The point about Brutus’s performance is not that he is wrong part of the time, or even most of the time. He is wrong all of the time. Most of us can claim a few correct decisions here and there. It takes a Brutus to avoid the statistical chances of occasional success that mankind is prone to. From the initial decision to join the conspiracy, to his conduct at Philippi, the play is a catalogue of Brutus’s wrong calls. And yet he never questions his own judgement, even at the end. He feels no regret. This cast of mind is class-based, revealing itself through the extraordinary self-confidence that is the mark of the aristocracy. But Brutus is not ‘arrogant’ as the world understands it, adopting a Junker manner towards subordinates (there are no equals). His behaviour towards his slave Lucius is exemplary. But in arrogating to himself powers and rights unjustified by performance, in making undue claims for himself, Brutus is the epitome of patrician self-confidence.
His actions are inner-directed and seem unaffected by others—unless one counts proposals from others, which elicit from Brutus a veto. His key soliloquy begins with a willed conclusion—‘it must be by his death’—and thereafter consists of a laborious shunting around of available reasons until they are acceptably in position. The essence is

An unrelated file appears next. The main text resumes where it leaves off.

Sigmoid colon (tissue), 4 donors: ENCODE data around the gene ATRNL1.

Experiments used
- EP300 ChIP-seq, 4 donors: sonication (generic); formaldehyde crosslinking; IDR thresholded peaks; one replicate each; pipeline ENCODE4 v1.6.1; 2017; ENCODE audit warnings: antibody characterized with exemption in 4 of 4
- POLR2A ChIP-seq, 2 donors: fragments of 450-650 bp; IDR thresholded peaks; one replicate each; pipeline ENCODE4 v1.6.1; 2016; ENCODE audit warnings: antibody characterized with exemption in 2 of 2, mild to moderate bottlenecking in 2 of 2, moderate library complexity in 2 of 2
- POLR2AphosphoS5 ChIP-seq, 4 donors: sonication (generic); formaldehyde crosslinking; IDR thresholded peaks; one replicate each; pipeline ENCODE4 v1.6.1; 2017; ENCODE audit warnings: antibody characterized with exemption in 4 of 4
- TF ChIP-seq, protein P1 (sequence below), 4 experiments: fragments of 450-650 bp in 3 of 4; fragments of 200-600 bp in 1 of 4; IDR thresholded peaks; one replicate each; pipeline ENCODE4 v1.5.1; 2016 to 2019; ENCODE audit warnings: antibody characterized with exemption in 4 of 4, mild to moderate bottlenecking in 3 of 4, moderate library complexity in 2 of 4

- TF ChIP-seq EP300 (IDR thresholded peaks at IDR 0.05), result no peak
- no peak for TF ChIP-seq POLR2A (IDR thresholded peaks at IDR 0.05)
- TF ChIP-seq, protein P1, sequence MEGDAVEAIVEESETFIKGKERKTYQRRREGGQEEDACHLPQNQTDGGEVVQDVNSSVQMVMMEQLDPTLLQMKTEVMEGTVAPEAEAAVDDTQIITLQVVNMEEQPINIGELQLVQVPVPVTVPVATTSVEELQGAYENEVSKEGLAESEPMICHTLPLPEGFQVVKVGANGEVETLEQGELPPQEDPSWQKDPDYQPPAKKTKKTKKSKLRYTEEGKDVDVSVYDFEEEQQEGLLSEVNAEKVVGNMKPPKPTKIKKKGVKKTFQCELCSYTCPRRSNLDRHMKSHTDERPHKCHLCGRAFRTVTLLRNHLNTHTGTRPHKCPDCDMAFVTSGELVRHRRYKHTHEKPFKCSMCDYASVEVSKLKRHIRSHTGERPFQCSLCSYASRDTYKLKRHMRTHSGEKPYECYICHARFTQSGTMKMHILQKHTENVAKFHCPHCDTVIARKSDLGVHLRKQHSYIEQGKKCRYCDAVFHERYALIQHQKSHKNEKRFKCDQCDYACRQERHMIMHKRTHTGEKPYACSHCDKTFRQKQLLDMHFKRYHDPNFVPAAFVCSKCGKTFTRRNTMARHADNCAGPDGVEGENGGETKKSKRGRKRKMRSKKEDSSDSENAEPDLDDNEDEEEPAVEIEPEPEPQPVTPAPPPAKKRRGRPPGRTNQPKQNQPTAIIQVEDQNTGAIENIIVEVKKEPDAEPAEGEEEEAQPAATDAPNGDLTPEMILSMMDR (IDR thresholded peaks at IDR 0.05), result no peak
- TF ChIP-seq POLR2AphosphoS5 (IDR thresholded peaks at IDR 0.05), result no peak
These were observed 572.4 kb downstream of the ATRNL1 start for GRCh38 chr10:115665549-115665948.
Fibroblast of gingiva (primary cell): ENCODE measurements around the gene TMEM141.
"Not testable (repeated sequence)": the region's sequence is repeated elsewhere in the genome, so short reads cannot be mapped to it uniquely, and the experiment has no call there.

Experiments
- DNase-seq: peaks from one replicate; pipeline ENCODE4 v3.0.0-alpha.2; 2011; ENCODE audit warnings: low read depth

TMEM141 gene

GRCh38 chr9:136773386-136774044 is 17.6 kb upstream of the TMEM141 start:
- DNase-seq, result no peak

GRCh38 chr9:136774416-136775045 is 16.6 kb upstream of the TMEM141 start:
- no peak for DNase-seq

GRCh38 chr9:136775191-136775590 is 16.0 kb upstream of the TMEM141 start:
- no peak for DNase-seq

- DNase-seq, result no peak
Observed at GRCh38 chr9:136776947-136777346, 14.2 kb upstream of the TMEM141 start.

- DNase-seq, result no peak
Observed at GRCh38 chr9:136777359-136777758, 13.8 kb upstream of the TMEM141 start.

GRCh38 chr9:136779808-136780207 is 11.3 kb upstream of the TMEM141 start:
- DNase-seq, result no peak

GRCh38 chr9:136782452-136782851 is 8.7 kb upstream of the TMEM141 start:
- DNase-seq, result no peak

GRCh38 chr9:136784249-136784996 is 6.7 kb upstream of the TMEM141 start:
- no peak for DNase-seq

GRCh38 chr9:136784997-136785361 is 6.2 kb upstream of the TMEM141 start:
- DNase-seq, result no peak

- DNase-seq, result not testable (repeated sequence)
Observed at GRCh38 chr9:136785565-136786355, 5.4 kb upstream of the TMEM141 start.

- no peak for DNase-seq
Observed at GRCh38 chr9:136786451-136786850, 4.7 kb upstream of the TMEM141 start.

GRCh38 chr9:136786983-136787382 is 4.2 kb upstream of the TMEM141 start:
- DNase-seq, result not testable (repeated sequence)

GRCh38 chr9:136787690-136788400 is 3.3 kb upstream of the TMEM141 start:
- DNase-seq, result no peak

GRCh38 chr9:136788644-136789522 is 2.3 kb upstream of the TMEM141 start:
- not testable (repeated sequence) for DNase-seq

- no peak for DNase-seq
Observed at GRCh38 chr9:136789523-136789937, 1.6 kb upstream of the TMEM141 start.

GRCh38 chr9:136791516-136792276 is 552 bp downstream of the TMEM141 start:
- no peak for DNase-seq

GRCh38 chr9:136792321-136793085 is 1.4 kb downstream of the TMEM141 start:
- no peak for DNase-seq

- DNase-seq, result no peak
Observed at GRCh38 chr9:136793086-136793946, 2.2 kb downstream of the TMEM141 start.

And since the quarrel
Will bear no colour for the thing he is,
Fashion it thus.
What a giveaway these lines are! ‘Since the nominal complaint is not plausible, we’ll have to spin it.’ Here is the moral, inner-directed Brutus moving into naked political expediency. To call this the record of an agonized dilemma is a total misreading. The choice is already made; the mental process is a search for comfortable furniture. There follows the meeting with the conspirators, during which Brutus in rapid succession overrules proposals first, to bind them with oaths; second, to bring in Cicero; and third, to kill Mark Antony with Caesar. No one has thought of bringing in Caius Ligarius, till Metellus Cimber mentions him, and Brutus is happy to vouch for the man, no further discussion being needed. He is a member of the genus follower. Cicero will never do: